Drinking coffee with milk may have anti-inflammatory effects, new research suggests.
Coffee, rich in polyphenols, already fights inflammation but may have an increased effect when mixed with proteins like milk.
Experts explain what this study means and how you can enjoy the anti-inflammatory benefits yourself.
Many of us don’t feel ready to take on the day until we’ve had our caffeine fix, and it turns out your daily cup of joe might do more than give you an energy boost . A new study found that adding milk to your coffee could help fight inflammation.
The study, published in the Journal of Agriculture and Food Chemistry, looked at cells to see what happens when polyphenols, compounds naturally found in certain foods (like coffee), are combined with proteins. Since coffee beans are naturally rich in polyphenols and milk contains proteins, the researchers tested whether the molecules bind to each other in coffee with milk.
In fact, the molecules bonded together, and as a result, the exposed cells were twice as effective at fighting inflammation as the polyphenols alone. This means that by simply adding milk to your morning coffee, you could help your body fight inflammation twice as hard.
What are polyphenols and how do they relate to inflammation?
Polyphenols are found in many plant foods and include flavonoids, phenolic acids, lignans and stilbenes, explains Melissa Perst, DCN, RDNnational media spokesperson for the Academy of Nutrition and Dietetics and member of the Prevention Medical Review Board. “Polyphenols act as antioxidants, helping to fight free radicals (unstable molecules) and protect against cellular damage commonly seen during inflammation.”
Polyphenols decrease oxidative stress, which typically causes inflammation, explains Scott Zashin, MD, a board-certified internist and rheumatologist in Dallas, Texas. “The food industry actually uses polyphenols in different foods to try to improve quality, prevent spoilage or flavor change.” Since they are antioxidants, the food industry uses them to maintain the integrity of the foods they make, he adds. In other words, polyphenols are a natural preservative. According to Perst, they are found in berries, herbs, spices, nuts, flaxseeds, olives, tea, red wine, whole grains and some vegetables.
What happens when polyphenols are combined with proteins, like in coffee and milk?
In this study, researchers artificially induced inflammation and exposed that inflammation to cells, Dr. Zashin explains. “If you get an infection, your body will mobilize white blood cells to fight the infection, which will cause inflammation.” He further explains that cells in the study that were exposed to polyphenols and amino acids appeared to have a better response to decreasing inflammation compared to those containing polyphenols alone or those containing none, that is, the placebo group.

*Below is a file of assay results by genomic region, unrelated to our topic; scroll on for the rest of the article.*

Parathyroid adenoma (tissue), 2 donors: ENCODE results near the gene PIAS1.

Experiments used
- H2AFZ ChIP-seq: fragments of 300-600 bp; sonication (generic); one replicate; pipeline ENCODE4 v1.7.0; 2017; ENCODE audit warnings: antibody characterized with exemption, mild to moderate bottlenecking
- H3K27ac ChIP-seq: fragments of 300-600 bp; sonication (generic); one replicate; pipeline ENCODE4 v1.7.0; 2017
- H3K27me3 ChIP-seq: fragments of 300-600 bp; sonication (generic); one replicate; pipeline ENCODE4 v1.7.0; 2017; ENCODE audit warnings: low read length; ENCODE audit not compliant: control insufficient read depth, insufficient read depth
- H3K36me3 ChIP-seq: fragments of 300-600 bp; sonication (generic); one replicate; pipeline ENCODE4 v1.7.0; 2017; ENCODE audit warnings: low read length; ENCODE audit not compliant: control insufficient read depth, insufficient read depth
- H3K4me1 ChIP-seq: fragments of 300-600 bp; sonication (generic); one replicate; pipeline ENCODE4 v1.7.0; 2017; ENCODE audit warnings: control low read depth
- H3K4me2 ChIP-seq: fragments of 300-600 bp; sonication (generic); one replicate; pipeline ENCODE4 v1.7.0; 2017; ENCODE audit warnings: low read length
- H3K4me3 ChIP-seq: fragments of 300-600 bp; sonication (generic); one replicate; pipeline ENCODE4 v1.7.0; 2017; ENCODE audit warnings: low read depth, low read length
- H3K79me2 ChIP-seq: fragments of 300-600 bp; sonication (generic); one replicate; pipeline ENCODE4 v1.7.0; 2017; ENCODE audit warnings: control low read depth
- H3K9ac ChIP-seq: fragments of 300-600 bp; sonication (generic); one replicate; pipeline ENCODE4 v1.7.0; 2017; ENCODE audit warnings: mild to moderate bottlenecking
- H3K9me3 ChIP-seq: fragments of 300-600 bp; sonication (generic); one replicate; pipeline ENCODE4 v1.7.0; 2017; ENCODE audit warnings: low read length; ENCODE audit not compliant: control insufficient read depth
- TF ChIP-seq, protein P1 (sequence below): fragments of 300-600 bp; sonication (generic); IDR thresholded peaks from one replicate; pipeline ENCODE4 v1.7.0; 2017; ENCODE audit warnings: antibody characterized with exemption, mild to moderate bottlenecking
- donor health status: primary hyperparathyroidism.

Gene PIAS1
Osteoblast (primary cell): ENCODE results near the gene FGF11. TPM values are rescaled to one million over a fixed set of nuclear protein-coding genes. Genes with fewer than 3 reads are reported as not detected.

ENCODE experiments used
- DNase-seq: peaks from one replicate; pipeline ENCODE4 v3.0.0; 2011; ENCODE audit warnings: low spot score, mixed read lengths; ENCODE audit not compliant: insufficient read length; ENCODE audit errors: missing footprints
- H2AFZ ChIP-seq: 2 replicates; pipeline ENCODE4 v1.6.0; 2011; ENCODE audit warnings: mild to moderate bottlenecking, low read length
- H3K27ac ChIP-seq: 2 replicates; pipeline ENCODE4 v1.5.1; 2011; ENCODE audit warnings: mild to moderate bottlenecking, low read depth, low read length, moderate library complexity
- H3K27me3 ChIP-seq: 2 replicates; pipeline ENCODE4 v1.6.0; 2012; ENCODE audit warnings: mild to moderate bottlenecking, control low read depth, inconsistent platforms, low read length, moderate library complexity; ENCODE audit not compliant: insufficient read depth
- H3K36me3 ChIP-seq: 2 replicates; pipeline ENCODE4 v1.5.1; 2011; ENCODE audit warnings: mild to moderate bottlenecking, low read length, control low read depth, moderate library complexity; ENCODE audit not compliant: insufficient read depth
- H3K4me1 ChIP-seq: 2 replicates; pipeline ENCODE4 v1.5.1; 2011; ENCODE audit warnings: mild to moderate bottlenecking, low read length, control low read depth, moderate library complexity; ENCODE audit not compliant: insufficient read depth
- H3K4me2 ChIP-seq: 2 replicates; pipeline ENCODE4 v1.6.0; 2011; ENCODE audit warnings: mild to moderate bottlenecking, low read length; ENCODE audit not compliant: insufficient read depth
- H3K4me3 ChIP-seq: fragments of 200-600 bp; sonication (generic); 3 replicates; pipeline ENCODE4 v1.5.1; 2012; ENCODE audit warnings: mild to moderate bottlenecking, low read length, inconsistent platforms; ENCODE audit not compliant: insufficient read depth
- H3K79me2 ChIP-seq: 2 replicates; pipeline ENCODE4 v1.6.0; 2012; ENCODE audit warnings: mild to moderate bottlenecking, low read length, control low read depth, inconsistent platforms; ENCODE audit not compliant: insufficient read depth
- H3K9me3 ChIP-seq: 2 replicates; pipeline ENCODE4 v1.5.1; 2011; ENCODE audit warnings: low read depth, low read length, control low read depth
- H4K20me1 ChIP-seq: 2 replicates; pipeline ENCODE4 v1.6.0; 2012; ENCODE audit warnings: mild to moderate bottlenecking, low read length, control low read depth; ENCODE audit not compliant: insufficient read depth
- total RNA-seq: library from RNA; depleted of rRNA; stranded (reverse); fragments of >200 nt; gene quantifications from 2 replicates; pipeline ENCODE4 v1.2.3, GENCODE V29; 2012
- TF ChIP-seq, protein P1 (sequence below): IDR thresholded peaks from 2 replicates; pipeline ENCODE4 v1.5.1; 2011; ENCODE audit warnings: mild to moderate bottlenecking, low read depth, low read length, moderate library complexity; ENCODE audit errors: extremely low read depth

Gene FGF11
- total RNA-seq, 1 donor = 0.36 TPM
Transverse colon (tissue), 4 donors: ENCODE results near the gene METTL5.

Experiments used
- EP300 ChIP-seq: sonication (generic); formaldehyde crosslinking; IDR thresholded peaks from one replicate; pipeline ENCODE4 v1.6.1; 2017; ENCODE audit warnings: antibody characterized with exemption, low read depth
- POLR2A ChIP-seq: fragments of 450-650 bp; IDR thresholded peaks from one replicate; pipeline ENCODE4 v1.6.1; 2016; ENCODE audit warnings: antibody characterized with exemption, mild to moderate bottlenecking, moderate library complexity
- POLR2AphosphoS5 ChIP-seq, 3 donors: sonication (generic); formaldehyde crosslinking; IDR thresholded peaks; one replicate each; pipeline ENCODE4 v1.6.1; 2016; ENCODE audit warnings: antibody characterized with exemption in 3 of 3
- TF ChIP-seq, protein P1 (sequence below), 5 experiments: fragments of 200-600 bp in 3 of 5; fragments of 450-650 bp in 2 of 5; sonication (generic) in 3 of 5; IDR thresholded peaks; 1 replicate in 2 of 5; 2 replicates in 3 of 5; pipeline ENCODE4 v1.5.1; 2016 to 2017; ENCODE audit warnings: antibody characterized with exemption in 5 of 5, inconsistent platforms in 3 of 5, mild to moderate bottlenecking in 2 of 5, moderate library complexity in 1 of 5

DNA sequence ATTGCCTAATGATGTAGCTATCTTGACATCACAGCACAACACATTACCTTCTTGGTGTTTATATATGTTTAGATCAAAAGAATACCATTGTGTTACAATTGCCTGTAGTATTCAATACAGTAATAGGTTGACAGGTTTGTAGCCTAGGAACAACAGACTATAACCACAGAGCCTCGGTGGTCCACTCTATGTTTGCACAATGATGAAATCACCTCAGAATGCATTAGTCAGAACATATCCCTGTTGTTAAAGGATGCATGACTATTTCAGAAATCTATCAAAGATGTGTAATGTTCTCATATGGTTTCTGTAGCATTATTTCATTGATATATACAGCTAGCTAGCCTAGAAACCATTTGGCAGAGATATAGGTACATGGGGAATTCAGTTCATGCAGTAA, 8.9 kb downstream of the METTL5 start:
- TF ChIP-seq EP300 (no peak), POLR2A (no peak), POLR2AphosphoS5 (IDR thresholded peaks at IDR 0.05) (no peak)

Therefore, “if you drink coffee (polyphenols) and milk (amino acids), it will have a more anti-inflammatory effect than coffee alone,” says Dr. Zashin.
Lower inflammation in the body leads to less risk of cell and tissue damage, which in turn could mean a decreased risk of developing degenerative diseases such as Alzheimer’s And Parkinson’snotes Prest.
What are other natural ways to reduce inflammation?
In addition to eating a plant-based diet that includes colorful fruits and vegetables, whole grains, and more plant-based proteins; getting enough sleep, exercise, and managing stress can help reduce inflammation, Perst says.
In addition to eating more fruits and vegetables, consuming fewer added sugars can also help reduce inflammation in the body, says Keri Gans, MS, RDN, CDNregistered dietitian nutritionist and certified yoga teacher in New York.
The most important thing to take away from this study is that a diet rich in polyphenols may be anti-inflammatory, says Dr. Zashin. “In rheumatology, we often recommend a Mediterranean dietwhich is a diet rich in polyphenols, intended for patients suffering from inflammatory conditions, whether rheumatoid arthritis Or lupustherefore, this is only the study supporting this recommendation.
Dr. Zashin notes that this new research indicates that if you also add foods rich in amino acids to your diet, such as milk, salmon, chicken, or other types of lean meat, you might get an anti-inflammatory effect. even more important. .
However, as Gans points out, these results should not negate the overall benefit of eating polyphenol-rich foods, even without protein. And the study is not without drawbacks, since it was carried out on cells and not on humans. “It should also be noted that this study is an in vitro study which is not the same as a study in humans and should be considered preliminary results.”
Overall, the researchers’ findings further demonstrate the importance of eating a diet that includes a variety of polyphenol-rich foods to improve diet quality and health, Perst says.
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